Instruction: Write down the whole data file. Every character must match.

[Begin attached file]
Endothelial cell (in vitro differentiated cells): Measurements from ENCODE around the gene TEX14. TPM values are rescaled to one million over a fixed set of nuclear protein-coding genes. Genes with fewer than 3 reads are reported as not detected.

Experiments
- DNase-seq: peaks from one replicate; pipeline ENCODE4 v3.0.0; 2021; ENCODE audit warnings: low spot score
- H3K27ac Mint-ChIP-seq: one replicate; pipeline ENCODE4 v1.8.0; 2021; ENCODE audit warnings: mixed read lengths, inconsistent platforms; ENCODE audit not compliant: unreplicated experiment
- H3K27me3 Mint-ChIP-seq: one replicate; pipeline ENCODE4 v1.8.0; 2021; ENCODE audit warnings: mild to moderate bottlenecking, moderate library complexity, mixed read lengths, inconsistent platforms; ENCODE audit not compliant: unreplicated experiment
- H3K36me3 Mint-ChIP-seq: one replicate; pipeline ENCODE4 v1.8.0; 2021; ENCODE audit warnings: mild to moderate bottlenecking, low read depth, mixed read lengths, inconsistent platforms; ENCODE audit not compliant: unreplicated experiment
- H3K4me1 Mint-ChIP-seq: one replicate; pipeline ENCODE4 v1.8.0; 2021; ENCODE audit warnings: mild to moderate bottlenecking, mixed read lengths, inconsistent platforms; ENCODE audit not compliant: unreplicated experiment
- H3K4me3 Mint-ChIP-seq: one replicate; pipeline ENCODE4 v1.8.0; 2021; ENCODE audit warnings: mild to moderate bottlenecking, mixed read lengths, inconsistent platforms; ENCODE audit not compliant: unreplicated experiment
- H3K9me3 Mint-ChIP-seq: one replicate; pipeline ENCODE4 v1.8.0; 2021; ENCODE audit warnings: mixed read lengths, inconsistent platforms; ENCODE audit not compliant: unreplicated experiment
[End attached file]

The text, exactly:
Endothelial cell (in vitro differentiated cells): Measurements from ENCODE around the gene TEX14. TPM values are rescaled to one million over a fixed set of nuclear protein-coding genes. Genes with fewer than 3 reads are reported as not detected.

Experiments
- DNase-seq: peaks from one replicate; pipeline ENCODE4 v3.0.0; 2021; ENCODE audit warnings: low spot score
- H3K27ac Mint-ChIP-seq: one replicate; pipeline ENCODE4 v1.8.0; 2021; ENCODE audit warnings: mixed read lengths, inconsistent platforms; ENCODE audit not compliant: unreplicated experiment
- H3K27me3 Mint-ChIP-seq: one replicate; pipeline ENCODE4 v1.8.0; 2021; ENCODE audit warnings: mild to moderate bottlenecking, moderate library complexity, mixed read lengths, inconsistent platforms; ENCODE audit not compliant: unreplicated experiment
- H3K36me3 Mint-ChIP-seq: one replicate; pipeline ENCODE4 v1.8.0; 2021; ENCODE audit warnings: mild to moderate bottlenecking, low read depth, mixed read lengths, inconsistent platforms; ENCODE audit not compliant: unreplicated experiment
- H3K4me1 Mint-ChIP-seq: one replicate; pipeline ENCODE4 v1.8.0; 2021; ENCODE audit warnings: mild to moderate bottlenecking, mixed read lengths, inconsistent platforms; ENCODE audit not compliant: unreplicated experiment
- H3K4me3 Mint-ChIP-seq: one replicate; pipeline ENCODE4 v1.8.0; 2021; ENCODE audit warnings: mild to moderate bottlenecking, mixed read lengths, inconsistent platforms; ENCODE audit not compliant: unreplicated experiment
- H3K9me3 Mint-ChIP-seq: one replicate; pipeline ENCODE4 v1.8.0; 2021; ENCODE audit warnings: mixed read lengths, inconsistent platforms; ENCODE audit not compliant: unreplicated experiment